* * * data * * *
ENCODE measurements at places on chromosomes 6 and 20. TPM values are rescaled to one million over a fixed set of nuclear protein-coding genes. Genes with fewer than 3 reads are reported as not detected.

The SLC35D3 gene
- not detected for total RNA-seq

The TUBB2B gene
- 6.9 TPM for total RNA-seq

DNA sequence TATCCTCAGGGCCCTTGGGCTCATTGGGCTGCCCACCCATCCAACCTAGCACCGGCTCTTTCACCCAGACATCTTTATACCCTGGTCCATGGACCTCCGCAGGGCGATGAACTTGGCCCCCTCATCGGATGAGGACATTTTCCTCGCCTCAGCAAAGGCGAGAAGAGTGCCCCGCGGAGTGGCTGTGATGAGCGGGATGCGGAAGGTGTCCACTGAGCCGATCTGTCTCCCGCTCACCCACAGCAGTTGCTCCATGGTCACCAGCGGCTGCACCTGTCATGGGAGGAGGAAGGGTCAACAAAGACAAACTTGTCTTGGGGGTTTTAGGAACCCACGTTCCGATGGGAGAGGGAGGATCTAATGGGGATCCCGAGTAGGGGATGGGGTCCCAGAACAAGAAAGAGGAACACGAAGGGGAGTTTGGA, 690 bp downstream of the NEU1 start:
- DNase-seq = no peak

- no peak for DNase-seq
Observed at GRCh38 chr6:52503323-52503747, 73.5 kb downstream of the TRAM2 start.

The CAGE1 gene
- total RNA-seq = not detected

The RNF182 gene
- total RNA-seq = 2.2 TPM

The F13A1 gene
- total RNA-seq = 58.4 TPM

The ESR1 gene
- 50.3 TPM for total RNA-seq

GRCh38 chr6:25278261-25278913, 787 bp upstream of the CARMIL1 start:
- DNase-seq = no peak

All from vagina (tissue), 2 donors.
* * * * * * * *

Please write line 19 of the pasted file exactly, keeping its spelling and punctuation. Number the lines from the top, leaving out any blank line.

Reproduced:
- DNase-seq = no peak